PCRM Highlights Danger of Antibiotics in Animal Agriculture
The vast majority of antibiotics used in the United States are administered without a physician’s prescription. That’s because they aren’t taken by human patients—80 percent of antibiotics are given to pigs, chickens, and other animals on farms. PCRM released a report in September showing that the growing public health threat of antibiotic-resistant E. coli and other pathogens is almost entirely attributable to the widespread use of antimicrobials in animal agriculture.
Animals raised for meat and dairy products are routinely treated with antibiotics to promote growth and reduce the risk of illnesses that would otherwise be common in crowded living conditions. The antimicrobials are often added to the feed or drinking water of dairy cows and egg-laying hens, as well as meat-producing chickens, cows, pigs, turkeys, and even fish. This gives rise to resistant bacteria, which spread to humans and other animals through contact with farm workers and contaminated waste runoff.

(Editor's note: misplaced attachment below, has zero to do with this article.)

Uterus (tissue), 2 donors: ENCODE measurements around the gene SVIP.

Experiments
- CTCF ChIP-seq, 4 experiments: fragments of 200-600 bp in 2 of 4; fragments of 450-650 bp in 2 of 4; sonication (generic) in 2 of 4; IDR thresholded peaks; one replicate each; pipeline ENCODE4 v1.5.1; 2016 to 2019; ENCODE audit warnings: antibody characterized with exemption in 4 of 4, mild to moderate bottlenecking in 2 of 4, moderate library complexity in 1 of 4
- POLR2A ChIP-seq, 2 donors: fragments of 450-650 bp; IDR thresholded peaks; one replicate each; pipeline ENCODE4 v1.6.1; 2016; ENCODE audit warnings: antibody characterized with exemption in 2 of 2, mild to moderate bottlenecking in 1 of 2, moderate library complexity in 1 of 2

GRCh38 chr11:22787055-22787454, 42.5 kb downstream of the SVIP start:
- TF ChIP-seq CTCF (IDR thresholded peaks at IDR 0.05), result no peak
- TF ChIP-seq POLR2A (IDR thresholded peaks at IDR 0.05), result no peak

Animal products are frequently associated with antimicrobial-resistant foodborne disease outbreaks. In 2011, the Center for Science in the Public Interest published an independent survey of foodborne illness due to antimicrobial-resistant bacteria. Dairy products were the most frequently contaminated, followed by ground beef, poultry, pork, fish and shellfish, and eggs.
To read PCRM’s report, visit PCRM.org/AntibioticsReport.